Sometime last week or whenever (I don’t know), I told you about that time I almost got eaten by a fuzzy black beast while driving on the highway. It was terrifying. I’m sure as you read it, my eloquent words evoked a deep sense of terror down in your gut and you vomited and/or shat yourself. It’s only natural.
Let me tell you about this one other time I almost died. It happened only three days ago, so the terror is still very fresh and new. My sisters and I made the grandiose decision to drive as deep into the wilderness as we could possibly get (in this case, the West Virginia mountains) because we refuse to do anything halfway. It’s all or nothing with us. If we’re not on death’s doorstep at every turn, we have failed ourselves. We’re smart like that.
So we were up on this mountain. We stayed in a remote, although very nice, cabin with animal heads all over the walls (naturally). There was a hole in the floor pretending to be a toilet with strict written instructions to “SPRINKLE 1/2 KETTLE OF SAWDUST DOWN HOLE AFTER GOING #2.”
There were also these cubical gadgets strategically placed throughout the cabin. When a switch was flipped, they emitted a super high-pitched, super annoying sound.
“TURN ON CRITTER DETERRENTS WHEN LEAVING CABIN TO KEEP 4-LEGGED (AND 2-LEGGED) CRITTERS OUT!” read the written instructions.
This was our view from the front porch:
Have I successfully set the scene? OK, good. Onward.
It was Saturday. We strapped on our helmets, hopped on our mountain bikes and took off down a three-mile logging road nearby. A bubbling river, called Sugar Creek, awaited us at the bottom, per the cabin owner’s written guide. Sugar Creek was supposed to be our end destination.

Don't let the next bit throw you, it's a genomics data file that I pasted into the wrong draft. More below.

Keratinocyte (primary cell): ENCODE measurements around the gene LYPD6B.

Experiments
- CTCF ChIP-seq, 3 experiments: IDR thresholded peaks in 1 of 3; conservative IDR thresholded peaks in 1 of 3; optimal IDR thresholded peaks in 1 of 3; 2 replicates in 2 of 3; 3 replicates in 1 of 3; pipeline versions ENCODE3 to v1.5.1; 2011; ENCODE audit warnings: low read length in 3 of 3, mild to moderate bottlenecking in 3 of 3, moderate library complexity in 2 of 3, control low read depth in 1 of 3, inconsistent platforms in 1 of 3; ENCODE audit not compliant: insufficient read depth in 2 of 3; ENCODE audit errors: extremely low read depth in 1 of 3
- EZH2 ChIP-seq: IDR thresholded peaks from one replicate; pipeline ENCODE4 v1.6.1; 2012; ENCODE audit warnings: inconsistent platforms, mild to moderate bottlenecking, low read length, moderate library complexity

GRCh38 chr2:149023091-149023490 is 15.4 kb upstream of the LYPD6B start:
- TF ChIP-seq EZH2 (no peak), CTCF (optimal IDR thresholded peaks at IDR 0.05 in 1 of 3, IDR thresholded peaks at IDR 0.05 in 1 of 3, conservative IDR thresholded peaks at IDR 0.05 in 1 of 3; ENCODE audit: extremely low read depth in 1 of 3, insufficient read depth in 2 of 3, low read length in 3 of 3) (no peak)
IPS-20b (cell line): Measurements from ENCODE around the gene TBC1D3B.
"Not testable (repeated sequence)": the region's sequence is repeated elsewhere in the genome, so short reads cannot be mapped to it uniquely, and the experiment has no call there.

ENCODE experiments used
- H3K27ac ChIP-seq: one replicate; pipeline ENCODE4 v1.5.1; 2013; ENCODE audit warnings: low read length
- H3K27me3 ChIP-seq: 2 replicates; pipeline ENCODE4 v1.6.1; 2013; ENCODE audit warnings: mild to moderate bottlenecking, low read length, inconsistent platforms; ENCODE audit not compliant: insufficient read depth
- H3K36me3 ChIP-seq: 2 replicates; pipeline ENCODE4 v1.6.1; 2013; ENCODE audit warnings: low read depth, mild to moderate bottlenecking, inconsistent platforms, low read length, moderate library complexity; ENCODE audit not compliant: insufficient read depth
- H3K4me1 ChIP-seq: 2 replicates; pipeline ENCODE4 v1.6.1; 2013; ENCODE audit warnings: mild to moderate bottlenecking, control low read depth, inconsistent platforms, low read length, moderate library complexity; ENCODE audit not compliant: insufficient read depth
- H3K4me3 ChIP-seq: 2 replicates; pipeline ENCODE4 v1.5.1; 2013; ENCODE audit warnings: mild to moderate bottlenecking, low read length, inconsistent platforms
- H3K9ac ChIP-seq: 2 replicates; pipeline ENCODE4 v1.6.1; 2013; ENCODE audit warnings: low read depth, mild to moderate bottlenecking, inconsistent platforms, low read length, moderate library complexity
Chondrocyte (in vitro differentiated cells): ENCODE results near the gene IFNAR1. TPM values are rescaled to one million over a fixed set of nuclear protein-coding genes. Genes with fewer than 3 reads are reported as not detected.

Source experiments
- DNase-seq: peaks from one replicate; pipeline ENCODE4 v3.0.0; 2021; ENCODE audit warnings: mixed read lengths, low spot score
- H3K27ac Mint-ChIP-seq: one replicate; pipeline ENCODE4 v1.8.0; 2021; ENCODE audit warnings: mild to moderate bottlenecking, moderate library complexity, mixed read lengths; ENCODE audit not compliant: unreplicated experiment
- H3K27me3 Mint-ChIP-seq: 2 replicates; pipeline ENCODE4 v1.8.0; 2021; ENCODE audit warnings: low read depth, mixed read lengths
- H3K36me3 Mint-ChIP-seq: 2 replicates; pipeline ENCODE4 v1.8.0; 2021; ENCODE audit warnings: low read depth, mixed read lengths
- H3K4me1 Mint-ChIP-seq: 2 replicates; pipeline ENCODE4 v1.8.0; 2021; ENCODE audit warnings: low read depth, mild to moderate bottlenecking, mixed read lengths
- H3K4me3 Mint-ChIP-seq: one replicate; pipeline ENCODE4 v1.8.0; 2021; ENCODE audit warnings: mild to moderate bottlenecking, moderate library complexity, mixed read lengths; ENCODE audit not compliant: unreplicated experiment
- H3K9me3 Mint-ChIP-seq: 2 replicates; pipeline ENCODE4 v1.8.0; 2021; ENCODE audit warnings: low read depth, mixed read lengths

After about 20 minutes of downhill riding, we heard the promise of rushing water.
“We’re close!” shouted Meghan, leading the way. The oldest sister always leads the way.
But we never quite made it to Sugar Creek. There ahead, not 50 feet from of us, smack dab in the middle of the totally deserted logging road, was a black bear and two cubs. I didn’t even see them at first. I just heard Meghan say,
“Oh my god, there’s a bear. No, three bears.”
Our dogs took off like lunatics after the group of bears (GROUP OF MOTHERFUCKING BEARS, PEOPLE) while I was trying to recover from my sudden onset heart attack.
I turned my bike around. We had just coasted downhill for three miles, which meant it wasn’t going to be an easy trek back up. It certainly wasn’t going to be fast, and the only thing I cared about at that moment was going fast, because going fast meant not getting mauled to death by a black bear in the middle of the West Virginia wilderness where nobody would ever find my remains.
I could hear my sisters’ high-pitched screams behind me, ordering their two dogs to come back. I started to pedal hard, watching for Meghan and Monica over my shoulder and yelling for them to follow me. Thankfully, for the first time in their lives, the dogs listened.
It was too tough to pedal. I couldn’t get any momentum going. The hill was too steep, the road was too rough, and my bike was far too shitty to handle it. So the three of us ran, our arms extended, pushing our bikes up Point Mountain, gasping for air and whipping around to check behind us every second.
The bear didn’t follow us. It took a good fifteen minutes for my heart rate to return to normal, and about an hour to get back up the mountain to our safe, critter-free cabin.
“We can’t tell dad about this,” Monica said. “He’ll freak out.”
I have a nice blister to show for it. I’m telling people it’s a bear bite, because that’s way cooler, obviously. And my dad didn’t freak out too much, although I doubt he’ll be joining us next year when we go back.